So now it’s time to dig, but how do archaeologists know what to dig first, and what can we do to make sure that everybody in the team is working towards the same goals? First let’s take a look at how we record what we dig and the different types of archaeological site we might encounter
Archaeologists use a simple way of detailing what they do on site called the Single Context Recording system. Using this we break each site down into the smallest possible units – contexts. Each context represents a single event that happened in the past, be it something huge like the construction of a wall, or seemingly insignificant like throwing the ash from a fireplace into a rubbish pit. Each of these events can be defined as a single context by looking at the differences in the soil – the colour, consistency, texture and what inclusions it may contain, and deciding that it is different to the context next to it. Contexts such as walls, dumps of rubbish, floors, surfaces, demolition layers etc are all positive contexts, but we also need to recognise negative contexts, an event in the past where somebody has removed something such as digging a pit or cutting into a floor.
Each context we define is given a number from a sequential register on site. This means it is unique and all finds from that deposit will then be associated with that context only. That context will then be written about on a context sheet with all its characteristics defined, and also drawn either as a plan or on a cross-section.
Perhaps most importantly each context must be related to what is directly earlier and later than it. This chronological, or stratigraphic, relationship can be used to to build a matrix – a visual framework that shows the relationship between all contexts in a trench and is the basis for understanding the story of any site
Archaeological sites can broadly be divided into two categories that are loosely defined as ‘rural’ or ‘urban’, with the majority of sites dug in Britain classed as rural.
A rural site is usually less complex than an urban site and in most cases a smaller percentage of the archaeological features can be dug but will still give a full understanding of what is going on. This example from Hertfordshire shows a trench where the topsoil and subsoil has been removed with a mechanical excavator. The darker areas are archaeological features whereas the larger, light-coloured areas are the undisturbed natural geology – in this instance clay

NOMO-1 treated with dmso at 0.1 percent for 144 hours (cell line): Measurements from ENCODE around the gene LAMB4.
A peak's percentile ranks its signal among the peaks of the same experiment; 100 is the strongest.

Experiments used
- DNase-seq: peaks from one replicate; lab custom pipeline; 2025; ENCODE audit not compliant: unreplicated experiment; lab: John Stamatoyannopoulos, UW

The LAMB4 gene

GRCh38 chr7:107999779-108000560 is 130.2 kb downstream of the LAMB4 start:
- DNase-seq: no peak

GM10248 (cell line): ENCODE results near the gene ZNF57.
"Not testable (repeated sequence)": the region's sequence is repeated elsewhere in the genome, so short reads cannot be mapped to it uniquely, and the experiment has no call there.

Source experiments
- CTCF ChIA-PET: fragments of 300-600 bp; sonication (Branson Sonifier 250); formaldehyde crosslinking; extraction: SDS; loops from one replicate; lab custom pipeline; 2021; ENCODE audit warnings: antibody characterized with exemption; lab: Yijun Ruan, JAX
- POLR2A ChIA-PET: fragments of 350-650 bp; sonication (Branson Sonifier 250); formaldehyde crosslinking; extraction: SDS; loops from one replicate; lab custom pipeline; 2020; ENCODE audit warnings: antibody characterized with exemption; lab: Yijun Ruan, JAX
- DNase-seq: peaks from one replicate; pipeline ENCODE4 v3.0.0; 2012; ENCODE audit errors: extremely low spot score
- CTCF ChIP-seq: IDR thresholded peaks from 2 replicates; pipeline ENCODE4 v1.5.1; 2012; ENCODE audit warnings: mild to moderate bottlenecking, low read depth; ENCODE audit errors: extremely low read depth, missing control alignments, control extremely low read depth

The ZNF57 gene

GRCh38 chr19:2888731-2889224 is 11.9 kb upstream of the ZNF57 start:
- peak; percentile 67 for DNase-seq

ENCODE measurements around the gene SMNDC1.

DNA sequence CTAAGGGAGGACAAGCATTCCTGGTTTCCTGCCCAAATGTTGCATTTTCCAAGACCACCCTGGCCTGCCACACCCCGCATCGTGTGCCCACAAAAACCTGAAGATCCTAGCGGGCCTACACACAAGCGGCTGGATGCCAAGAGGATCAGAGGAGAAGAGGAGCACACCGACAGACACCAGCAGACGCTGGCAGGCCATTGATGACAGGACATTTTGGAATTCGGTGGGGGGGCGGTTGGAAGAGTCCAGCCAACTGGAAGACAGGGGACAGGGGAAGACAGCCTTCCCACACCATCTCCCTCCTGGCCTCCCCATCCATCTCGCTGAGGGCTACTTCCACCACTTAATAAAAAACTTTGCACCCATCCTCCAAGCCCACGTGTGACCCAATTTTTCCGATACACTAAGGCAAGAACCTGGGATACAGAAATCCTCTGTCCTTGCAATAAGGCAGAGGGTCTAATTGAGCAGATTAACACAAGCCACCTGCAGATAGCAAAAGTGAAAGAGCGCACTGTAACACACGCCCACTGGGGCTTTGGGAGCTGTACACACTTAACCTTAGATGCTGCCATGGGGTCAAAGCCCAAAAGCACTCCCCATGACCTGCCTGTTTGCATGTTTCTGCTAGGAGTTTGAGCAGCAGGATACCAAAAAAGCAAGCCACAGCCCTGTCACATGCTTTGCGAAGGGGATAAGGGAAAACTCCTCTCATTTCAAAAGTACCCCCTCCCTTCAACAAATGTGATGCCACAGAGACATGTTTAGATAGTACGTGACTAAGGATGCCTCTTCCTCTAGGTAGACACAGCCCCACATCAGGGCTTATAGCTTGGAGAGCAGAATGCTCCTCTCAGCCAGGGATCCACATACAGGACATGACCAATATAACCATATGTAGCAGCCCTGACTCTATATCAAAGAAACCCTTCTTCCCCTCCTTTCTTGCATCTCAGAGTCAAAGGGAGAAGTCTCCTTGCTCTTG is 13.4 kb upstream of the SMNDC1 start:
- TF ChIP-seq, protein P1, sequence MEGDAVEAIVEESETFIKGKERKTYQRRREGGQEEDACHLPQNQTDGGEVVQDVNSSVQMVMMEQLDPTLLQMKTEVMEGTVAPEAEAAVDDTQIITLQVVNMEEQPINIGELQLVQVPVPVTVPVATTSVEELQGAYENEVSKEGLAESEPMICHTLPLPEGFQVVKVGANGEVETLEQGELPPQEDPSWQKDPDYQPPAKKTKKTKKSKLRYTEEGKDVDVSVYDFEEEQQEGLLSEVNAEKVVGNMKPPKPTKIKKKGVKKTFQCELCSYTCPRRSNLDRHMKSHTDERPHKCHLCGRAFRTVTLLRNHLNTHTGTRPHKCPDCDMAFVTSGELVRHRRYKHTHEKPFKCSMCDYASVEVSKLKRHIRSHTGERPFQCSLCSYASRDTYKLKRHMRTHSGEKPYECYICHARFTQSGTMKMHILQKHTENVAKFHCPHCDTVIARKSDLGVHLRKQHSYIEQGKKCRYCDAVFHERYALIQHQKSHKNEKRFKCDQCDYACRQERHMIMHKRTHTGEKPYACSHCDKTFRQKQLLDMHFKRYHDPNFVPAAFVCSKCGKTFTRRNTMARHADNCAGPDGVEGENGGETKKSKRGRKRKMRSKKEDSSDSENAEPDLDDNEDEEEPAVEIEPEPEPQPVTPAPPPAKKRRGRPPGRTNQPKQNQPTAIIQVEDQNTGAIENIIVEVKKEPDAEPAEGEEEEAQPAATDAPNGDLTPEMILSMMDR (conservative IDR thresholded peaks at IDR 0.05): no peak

With an example like this it is not necessary to fully excavate every archaeological feature, and in most cases this would not be possible due to time and financial restrictions anyway. So once the trench has been trowelled, decisions can be made about where to put strategic slots through the features so as to try and understand how they relate and also to retrieve finds for dating. For instance, if there was a large ditch than ran for 30m through your trench, you may decide to only dig 10% of it, therefore putting a 1m-wide through it every 10m.
Once a slot through a feature has been dug, the exposed face can be drawn with the individual layers differentiated, given context numbers and the finds assigned to those layers. Where two or more archaeological features cross, a carefully placed slot through them will reveal which is the latest and which is the earliest, allowing you to build up a stratigraphic framework from which you can tell the story of the site.
Urban sites such as Silchester have to be dealt with differently. ‘Deep strat’ sites are often formed of metres of archaeological deposits with no sight of the natural geology on which they are based. In these instances each context must be fully defined and 100% excavated – this is why you will always see archaeologists trowelling, they are trying to identify the next layer to remove. In each urban site the latest deposit or layer must be defined, recorded and then excavated, a process that is repeated continually until there is no more archaeology left
So what do we actually use to dig, this video shows the basic tools and techniques needed for the job
Digging is a rich and rewarding experience. This video highlights what it’s like to dig at Silchester, the sounds and the atmosphere
Find out more……Recording in depth
Recording is perhaps the most essential part of archaeology, without recording, all digging has no purpose and it is our duty as archaeologists to record everything to the best of our ability.
On site we record things in three ways, through the written record, the drawn record and the photographic record.
Here is a context sheet, the basic document that is used for recording each context. In the video below, Nick takes us through what filling out a context involves
Each context is also drawn as plan, a scaled representation of the context drawn from above. Here’s a multi-context plan showing the types of things we might illustrate. In this video Dan takes us through how to draw a plan (in perhaps unnecessary detail) and the various conventions we use
Look out for how to take photographs on an archaeological site on our Digital Archaeology page
These slides illustrate how you might strategise digging a small trench and how you would then be able to build the story of the site from the data you have accrued